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A Quick Guide to Seafood Wine Pairings
Only 10-20% of Americans consume the weekly recommended 8oz of fish.
We should all eat more seafood! Seafood does more than offer a delicious, delicate, and savory experience; it also provides some incredible vitamins and nutrients. One way to make your fish dinner even more enticing is with a delicious glass of wine.
Are you hosting a seafood dinner party for fish-loving friends? Wondering which drink pairings will perfectly complement your meal?
Check out this quick guide to seafood wine pairings!
Wine Pairings for Seafood
When it comes to finding the perfect wine, seafood can seem a little tricky. The right wine should support the flavors of your meal without overwhelming or distracting the palette. However, your wine also needs to be flavorful enough to stand its own against strong, fishy flavors.
You almost can't go wrong by pairing any white wine with seafood. Of course, some white wines will pair better than others to complement the flavors in your meal. The right wine choice will depend on your sauce base, cooking method, and natural flavor and texture of the fish.
When in doubt, opt for a white or blush wine that matches the overall fullness of the meal. For example, complement a light, flaky halibut with a delicate, crisp Chenin blanc.
Dry and Crisp White Wines
When it comes to seafood and wine pairings, there are a few go-to wines that complement almost any fish dish. Chenin blanc, pinot grigio, and sauvignon blanc are dry, clean, and crisp like an ocean breeze.
Pair these wines with light and flaky fish for the best results. Some good options include sea bass, flounder, halibut, snapper, and branzino. Crisp, dry whites also pair well with raw clams and oysters.
You really can't go wrong with crisp white wines, as they can also pair well with fattier fish like catfish or lobster to refresh the palette.
Rich and Oaked White Wines
Chardonnay, pinot gris, and white Burgundy are all good examples of fuller-bodied white wines. Chardonnay, in particular, has creamy oak notes that help it to pair well with earthy, nutty, and buttery fish like bass, stone crabs, and lobster.
Chardonnay, like other rich, oaked whites, brings out the flavor in more full-bodied dishes, including broth-based soups and oily fish like mackerel. Tuna steaks, salmon, lobster, crab, and shrimp will complement rich white wines.
For shellfish, like mollusks, look for an unoaked chardonnay. Unoaked chardonnay offers more fruity, fresh flavors that balance out the strong oceany taste of simple scallops.
Full-Bodied White Wines
White wines like Riesling, Marsanne, Roussanne, and Sémillon tend to have a creamier, fruitier flavor profile. With just a touch of sweetness, they are perfect for balancing out spicy dishes like Thai and Vietnamese seafood.
Pair trout, catfish, Asian seafood, and zesty shrimp with a full-bodied white like Riesling. Flavorful, smoked fish and creamy sauces also pair well with these wines. If you want to go all-out with an Asian seafood dinner, consider serving chilled sake in place of white wine.
Sparkling White Wines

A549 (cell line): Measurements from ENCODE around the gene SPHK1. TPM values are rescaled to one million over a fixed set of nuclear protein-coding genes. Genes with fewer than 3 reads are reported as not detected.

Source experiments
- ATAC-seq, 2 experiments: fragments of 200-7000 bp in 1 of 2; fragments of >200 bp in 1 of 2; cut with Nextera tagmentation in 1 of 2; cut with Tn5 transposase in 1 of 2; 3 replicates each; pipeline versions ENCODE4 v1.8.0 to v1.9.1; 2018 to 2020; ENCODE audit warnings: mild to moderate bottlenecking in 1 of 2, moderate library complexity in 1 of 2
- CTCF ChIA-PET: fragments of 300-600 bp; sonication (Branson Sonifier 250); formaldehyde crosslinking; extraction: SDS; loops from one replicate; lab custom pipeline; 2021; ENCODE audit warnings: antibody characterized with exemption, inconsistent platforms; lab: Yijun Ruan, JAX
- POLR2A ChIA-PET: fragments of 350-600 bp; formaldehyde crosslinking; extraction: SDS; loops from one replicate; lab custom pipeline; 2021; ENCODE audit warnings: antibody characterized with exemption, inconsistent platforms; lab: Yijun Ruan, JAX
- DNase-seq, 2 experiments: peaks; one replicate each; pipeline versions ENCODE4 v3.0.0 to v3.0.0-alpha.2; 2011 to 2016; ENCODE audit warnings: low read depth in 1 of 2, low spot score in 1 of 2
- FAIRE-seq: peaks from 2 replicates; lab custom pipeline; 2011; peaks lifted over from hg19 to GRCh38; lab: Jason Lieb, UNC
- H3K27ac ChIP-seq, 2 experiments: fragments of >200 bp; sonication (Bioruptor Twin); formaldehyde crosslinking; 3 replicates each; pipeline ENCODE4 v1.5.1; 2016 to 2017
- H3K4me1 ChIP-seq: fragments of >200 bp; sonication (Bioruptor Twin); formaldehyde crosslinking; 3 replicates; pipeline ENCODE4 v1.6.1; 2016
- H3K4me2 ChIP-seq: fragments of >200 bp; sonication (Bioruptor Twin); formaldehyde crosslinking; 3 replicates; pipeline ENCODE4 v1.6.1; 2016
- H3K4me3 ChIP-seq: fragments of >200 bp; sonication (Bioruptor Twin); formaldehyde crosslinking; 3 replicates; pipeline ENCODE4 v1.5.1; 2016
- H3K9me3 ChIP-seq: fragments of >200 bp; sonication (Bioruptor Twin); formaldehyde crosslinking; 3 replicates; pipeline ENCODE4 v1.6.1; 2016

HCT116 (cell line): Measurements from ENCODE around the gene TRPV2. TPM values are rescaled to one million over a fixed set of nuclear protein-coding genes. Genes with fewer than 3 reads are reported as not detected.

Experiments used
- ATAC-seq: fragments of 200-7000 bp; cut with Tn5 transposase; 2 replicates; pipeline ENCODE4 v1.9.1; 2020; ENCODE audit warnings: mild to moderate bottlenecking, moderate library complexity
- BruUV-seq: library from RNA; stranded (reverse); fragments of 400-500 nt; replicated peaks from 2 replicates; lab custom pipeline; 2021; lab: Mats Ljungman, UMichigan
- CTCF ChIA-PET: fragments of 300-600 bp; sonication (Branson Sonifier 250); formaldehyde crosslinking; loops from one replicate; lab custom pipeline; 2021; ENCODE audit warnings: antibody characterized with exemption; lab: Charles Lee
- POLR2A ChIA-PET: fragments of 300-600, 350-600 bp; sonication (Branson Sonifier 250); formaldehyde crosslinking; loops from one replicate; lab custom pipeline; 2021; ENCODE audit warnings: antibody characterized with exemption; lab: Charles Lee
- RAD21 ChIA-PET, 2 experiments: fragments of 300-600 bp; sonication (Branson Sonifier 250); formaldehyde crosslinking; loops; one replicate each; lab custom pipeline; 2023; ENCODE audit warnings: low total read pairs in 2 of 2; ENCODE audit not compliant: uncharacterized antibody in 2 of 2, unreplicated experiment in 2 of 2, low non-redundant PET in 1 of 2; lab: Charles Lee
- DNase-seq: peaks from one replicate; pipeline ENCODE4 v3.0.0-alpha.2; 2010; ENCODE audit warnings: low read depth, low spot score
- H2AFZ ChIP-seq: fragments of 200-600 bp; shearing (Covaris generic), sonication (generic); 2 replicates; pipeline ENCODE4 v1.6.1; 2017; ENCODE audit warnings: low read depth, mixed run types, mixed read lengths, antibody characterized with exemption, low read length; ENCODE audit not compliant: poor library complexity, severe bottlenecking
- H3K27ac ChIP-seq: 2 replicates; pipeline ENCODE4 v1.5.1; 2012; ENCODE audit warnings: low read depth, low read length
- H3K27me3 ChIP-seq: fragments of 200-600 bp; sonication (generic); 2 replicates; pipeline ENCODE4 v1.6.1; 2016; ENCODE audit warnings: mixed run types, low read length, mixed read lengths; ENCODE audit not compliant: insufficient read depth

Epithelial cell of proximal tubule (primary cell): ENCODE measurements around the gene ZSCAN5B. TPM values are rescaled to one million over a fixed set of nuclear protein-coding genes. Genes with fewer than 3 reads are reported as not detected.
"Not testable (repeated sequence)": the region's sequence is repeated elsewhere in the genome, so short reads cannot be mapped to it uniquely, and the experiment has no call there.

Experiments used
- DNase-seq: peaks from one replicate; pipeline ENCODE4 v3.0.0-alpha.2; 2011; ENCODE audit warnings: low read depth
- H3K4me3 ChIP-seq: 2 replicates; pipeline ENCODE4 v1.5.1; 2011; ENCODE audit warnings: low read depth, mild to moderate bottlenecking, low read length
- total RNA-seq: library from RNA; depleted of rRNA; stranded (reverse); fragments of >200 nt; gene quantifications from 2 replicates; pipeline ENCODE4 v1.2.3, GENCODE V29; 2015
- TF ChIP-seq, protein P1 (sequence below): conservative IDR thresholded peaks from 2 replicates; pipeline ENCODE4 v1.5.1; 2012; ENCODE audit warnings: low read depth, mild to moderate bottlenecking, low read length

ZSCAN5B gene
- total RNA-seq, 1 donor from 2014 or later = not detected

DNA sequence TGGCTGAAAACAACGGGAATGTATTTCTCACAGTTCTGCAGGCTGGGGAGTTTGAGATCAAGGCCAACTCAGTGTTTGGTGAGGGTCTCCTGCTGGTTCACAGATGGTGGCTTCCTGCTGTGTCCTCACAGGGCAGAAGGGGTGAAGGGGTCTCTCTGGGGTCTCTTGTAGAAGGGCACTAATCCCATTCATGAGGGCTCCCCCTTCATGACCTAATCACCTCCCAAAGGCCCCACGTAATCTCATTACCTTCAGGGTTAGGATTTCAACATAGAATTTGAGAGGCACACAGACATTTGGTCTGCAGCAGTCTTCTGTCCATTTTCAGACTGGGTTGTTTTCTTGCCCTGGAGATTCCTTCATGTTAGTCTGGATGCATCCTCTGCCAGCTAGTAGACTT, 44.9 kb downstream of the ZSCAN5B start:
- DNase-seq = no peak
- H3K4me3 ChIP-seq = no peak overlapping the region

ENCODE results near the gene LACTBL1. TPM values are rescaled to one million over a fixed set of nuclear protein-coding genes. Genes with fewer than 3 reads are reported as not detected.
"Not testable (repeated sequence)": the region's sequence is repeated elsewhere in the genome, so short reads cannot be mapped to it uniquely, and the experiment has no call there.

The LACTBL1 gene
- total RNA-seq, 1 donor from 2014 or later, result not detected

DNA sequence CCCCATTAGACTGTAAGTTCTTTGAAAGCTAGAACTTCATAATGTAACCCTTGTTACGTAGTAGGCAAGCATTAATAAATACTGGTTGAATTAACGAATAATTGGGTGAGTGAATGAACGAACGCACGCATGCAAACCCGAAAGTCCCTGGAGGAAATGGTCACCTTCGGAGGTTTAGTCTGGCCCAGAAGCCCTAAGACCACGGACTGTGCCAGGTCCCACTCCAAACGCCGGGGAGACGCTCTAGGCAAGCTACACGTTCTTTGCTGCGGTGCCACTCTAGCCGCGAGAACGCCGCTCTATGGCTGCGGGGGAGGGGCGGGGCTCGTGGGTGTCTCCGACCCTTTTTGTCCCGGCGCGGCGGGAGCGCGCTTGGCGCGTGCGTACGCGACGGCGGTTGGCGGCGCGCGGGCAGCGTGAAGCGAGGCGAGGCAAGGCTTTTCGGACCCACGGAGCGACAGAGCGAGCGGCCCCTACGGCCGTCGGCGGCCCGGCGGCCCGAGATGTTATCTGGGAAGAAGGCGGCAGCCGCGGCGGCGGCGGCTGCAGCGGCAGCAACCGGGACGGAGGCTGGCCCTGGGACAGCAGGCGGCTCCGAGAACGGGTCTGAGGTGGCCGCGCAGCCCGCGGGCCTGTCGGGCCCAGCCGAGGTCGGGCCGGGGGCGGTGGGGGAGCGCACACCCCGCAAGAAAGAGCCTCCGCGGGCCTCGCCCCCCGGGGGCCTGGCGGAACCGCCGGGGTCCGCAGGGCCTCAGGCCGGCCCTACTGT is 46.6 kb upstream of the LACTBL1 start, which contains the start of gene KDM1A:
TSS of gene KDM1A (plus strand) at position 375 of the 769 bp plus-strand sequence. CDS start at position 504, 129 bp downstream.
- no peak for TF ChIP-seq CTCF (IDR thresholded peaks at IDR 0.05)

Why leave all the fun to the still wines? Sparkling wines like Champagne, Cava, and prosecco can bring life and zing to your seafood dinner. In the same way that many beers pair well with fried food, sparkling white wines are ideal for battered and fried seafood.
Unlike other wines that will feel tamped down by the batter, sparkling wines have a "zip" that helps them cut through the fat and refresh the palette. Anytime you're serving fried shrimp, beer battered, or tempera fish, consider pairing it with Champagne or Prosecco.
These zippy drinks aren't limited to the fried aisle. Sparkling white wines can be equally charming when paired with a classy caviar appetizer! A crisp, fresh, and acidic Champagne is the perfect match for the savory brine of Osetra caviar.
Sherry is a fortified wine most often used in cooking. It has a strong, sticky sweetness that can seem overwhelming with some dinnertime meals, but this beverage is delightful when paired with many simple seafood dishes.
Sherry is an excellent complement to lightly seasoned seafood, especially shrimp. Whether the shrimp are steamed, grilled, fried, or in a cocktail, sherry can lighten up some of the richness from oil, butter, or garlic. Dry sherry is also a great pairing choice any time you serve a dish with almonds!
Rosés and Blush Wines
Many people would describe rosés and blush wines as jammy, fruit-forward, and delicate. A rosé or blush wine like white merlot is a traditional choice for seafood barbecues and summer evenings. If you want to enjoy these wines to their fullest, be sure to drink them outdoors amid the fresh aromas of spring and summer.
Rosés and blush wines pair well with in-between dishes that aren't too heavy nor too light. Seafood and shellfish with medium-heavy sauces will complement these soft wines well. Rosé wines will bring out the best in grilled swordfish, tuna, and other seafood dishes with tomato, teriyaki, or sweet sauce.
Light Red Wines
Pairing red wines with seafood? That's right, it can be done! Most red wines aren't appropriate for seafood because they'll bog down a dish's light, aromatic flavors.
However, you can still enjoy red wine with fish if you stick to lighter, snappier reds! For seafood dishes, a light-bodied red wine like pinot noir, Sangiovese, or zinfandel is ideal. Consider a red wine when you are serving a fatty, meatier fish like salmon, mackerel, or bluefish.
Crack Open Perfection
Finding the perfect wine pairings for seafood starts with the perfect catch. George Stone Crab's team harvests throughout the crystal waters of Florida and the Keys to bring you the freshest seafood in the country.